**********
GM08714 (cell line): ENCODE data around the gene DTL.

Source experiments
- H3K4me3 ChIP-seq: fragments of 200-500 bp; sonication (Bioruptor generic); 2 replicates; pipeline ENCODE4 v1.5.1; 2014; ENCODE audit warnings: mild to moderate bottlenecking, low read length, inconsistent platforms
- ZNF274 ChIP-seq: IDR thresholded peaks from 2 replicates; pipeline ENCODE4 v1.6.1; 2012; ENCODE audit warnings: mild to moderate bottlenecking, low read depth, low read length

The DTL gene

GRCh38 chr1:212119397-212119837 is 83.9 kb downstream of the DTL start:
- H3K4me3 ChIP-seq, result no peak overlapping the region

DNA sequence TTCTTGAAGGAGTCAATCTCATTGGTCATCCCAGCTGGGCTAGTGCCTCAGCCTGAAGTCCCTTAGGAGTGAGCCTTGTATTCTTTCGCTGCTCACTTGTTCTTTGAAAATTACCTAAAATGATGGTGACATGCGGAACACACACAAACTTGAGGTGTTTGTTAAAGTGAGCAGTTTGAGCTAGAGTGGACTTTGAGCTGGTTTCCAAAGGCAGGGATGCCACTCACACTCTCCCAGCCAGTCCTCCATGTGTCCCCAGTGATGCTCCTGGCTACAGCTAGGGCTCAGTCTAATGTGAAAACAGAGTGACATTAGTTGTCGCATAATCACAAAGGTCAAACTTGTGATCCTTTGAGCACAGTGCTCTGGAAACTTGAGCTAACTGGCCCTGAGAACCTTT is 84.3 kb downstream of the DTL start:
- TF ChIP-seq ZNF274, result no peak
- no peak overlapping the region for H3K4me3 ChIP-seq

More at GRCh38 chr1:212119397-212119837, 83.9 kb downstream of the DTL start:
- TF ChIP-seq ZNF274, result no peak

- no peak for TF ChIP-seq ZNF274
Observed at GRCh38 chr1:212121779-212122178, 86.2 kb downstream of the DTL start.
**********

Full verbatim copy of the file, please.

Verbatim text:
GM08714 (cell line): ENCODE data around the gene DTL.

Source experiments
- H3K4me3 ChIP-seq: fragments of 200-500 bp; sonication (Bioruptor generic); 2 replicates; pipeline ENCODE4 v1.5.1; 2014; ENCODE audit warnings: mild to moderate bottlenecking, low read length, inconsistent platforms
- ZNF274 ChIP-seq: IDR thresholded peaks from 2 replicates; pipeline ENCODE4 v1.6.1; 2012; ENCODE audit warnings: mild to moderate bottlenecking, low read depth, low read length

The DTL gene

GRCh38 chr1:212119397-212119837 is 83.9 kb downstream of the DTL start:
- H3K4me3 ChIP-seq, result no peak overlapping the region

DNA sequence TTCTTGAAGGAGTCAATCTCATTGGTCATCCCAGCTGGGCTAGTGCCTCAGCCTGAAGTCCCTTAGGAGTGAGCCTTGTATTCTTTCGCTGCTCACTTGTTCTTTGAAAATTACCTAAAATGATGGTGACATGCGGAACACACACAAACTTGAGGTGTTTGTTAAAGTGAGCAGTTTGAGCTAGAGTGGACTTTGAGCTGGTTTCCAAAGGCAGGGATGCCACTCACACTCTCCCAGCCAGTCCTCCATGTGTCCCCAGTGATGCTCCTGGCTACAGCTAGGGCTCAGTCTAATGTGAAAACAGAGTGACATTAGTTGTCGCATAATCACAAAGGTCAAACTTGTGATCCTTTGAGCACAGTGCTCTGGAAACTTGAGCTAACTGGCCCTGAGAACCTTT is 84.3 kb downstream of the DTL start:
- TF ChIP-seq ZNF274, result no peak
- no peak overlapping the region for H3K4me3 ChIP-seq

More at GRCh38 chr1:212119397-212119837, 83.9 kb downstream of the DTL start:
- TF ChIP-seq ZNF274, result no peak

- no peak for TF ChIP-seq ZNF274
Observed at GRCh38 chr1:212121779-212122178, 86.2 kb downstream of the DTL start.